Actually, we can say that ETFs trading in the U.S. can serve as price-discovery vehicles, and instead of focusing on the premium discount, we recommend investors check the bid-ask spreads. If the bid-ask spread is tight, it shows that the market agrees on the price of the ETF and also that the ETF is liquid.
Rawson: So, you're saying that the premium or discount, if it's a mechanism for price discovery, often if an ETF is traded at a premium, it's an indication that that ETF, that index, may trade up the next day. So, by buying in the ETF today, you're not necessarily overpaying for that ETF, you're actually probably getting a fair deal. So, what you're recommending is to look at the bid-ask spread as an indication of liquidity?
Oey: Right. And it's also important to note that different fund providers, they calculate the NAV differently. Vanguard and Van Eck, when the markets are very, very volatile, they actually use fair value pricing, and that means they will adjust the NAV to reflect recent market events. So, their ETFs will trade at lower premiums and discounts relative to other providers who don't use fair value pricing with their NAVs.
So, we look at the Vanguard and iShares ETFs that track the MSCI EAFE Index. When we look at them, they can trade at very different premiums and discounts to their NAVs, to their respective NAVs. But when you look at how their market prices perform in the U.S. market, they have performed very similarly. So, it kind of shows the price-discovery mechanism at work.
Rawson: Another source of concern for investors is currencies. Currencies add in an element of risk, but perhaps another side of the diversification or return benefit from international investing. How should investors think about currencies when they're looking at international ETFs?
Oey: Well, currencies is definitely an issue, definitely in the short term. People like to invest in international equities. It kind of gives them exposure to foreign currencies, and that can help offset the possibility of a falling dollar, but investors should note, especially during these times, when we see a lot of global market volatility, the U.S. dollar tends to rise, and when the dollar is rising, it negatively affects your international equity holdings.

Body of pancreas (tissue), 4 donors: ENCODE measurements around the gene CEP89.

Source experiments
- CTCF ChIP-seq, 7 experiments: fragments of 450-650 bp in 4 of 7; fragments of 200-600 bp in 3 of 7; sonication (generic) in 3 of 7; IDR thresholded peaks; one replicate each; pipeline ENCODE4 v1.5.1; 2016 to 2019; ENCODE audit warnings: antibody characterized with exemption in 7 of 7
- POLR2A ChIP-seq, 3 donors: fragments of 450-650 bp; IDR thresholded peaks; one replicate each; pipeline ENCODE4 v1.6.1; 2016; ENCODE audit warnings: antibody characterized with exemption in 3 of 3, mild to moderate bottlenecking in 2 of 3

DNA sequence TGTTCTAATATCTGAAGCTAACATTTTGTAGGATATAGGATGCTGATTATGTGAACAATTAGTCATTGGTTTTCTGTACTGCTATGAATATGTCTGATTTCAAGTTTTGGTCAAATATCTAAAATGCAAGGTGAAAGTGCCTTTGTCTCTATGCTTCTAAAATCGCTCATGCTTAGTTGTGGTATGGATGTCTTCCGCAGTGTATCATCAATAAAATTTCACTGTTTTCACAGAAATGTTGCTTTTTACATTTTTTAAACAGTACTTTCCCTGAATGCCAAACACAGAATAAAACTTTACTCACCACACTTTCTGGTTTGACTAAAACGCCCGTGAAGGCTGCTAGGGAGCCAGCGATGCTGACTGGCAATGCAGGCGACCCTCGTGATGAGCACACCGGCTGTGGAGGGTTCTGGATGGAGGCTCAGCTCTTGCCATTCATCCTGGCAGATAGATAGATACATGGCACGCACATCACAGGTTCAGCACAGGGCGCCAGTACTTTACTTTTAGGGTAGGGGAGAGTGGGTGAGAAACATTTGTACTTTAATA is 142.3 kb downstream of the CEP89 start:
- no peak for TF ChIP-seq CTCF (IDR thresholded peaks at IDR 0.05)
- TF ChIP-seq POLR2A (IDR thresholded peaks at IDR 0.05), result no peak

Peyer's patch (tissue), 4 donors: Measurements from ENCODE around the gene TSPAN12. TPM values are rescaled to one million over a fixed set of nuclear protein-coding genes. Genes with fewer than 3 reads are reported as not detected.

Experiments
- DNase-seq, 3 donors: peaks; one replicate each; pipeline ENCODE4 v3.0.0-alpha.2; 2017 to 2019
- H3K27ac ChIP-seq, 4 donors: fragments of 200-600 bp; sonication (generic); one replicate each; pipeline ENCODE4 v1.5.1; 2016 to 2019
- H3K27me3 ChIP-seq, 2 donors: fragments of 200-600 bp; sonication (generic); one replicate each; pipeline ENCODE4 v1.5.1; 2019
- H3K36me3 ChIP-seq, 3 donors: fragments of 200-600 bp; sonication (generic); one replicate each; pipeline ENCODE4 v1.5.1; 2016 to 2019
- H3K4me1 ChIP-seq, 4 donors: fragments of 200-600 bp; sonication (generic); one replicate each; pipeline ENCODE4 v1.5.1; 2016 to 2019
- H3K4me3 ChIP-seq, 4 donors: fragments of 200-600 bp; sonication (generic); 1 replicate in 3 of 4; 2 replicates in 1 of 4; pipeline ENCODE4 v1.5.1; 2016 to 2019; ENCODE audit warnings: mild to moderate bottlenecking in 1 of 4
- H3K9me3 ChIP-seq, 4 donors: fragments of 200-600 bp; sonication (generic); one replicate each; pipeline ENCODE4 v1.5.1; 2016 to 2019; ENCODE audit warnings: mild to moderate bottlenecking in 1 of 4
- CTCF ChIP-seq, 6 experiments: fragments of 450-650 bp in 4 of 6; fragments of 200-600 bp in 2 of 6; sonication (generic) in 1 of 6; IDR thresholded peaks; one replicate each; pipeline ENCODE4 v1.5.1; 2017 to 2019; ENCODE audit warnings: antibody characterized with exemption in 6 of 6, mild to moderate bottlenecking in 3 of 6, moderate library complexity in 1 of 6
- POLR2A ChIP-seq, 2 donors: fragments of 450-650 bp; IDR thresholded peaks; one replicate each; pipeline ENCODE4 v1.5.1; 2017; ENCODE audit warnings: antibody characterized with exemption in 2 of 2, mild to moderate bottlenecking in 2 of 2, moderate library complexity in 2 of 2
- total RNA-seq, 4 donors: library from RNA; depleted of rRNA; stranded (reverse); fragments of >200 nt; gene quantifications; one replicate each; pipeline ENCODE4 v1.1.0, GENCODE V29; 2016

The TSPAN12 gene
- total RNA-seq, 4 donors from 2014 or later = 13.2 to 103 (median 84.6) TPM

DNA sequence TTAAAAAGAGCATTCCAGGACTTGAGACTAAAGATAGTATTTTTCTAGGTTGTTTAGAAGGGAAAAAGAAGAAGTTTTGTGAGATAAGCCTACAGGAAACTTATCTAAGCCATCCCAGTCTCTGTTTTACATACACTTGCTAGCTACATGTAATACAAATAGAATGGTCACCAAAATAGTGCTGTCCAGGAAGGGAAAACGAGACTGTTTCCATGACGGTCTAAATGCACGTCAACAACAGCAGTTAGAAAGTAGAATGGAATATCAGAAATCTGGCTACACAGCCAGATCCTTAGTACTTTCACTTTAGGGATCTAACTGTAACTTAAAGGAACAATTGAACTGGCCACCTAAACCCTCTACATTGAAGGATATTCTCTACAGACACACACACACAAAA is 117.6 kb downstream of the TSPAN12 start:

We also point out that emerging markets are always considered a kind of a riskier asset class. So, when investors become more risk-adverse, they quickly leave emerging markets, whether it's equities or bonds, and that can negatively affects the currency. It also negatively affects the equities. So, you have kind of the double whammy when markets become very volatile.
Rawson: Absolutely. Are there any other factors that we should look at when looking at international equity ETFs?
Oey: Well, ETFs are known to be very tax-efficient. For international equity ETFs, they can be a little bit less tax-efficient. Some markets don't allow the in-kind redeem and create process, and instead, authorized participant have to use cash creates and redeems. So, that can result in distributable capital gains. One thing fund providers can do to try to avoid this is to build up unrealized tax losses, but sometimes, that's not always possible.
Rawson: So, Patty, thanks for joining me and explaining international equity ETFs to us today.
Oey: My pleasure.
Rawson: Thanks for joining me. I am Mike Rawson with Morningstar.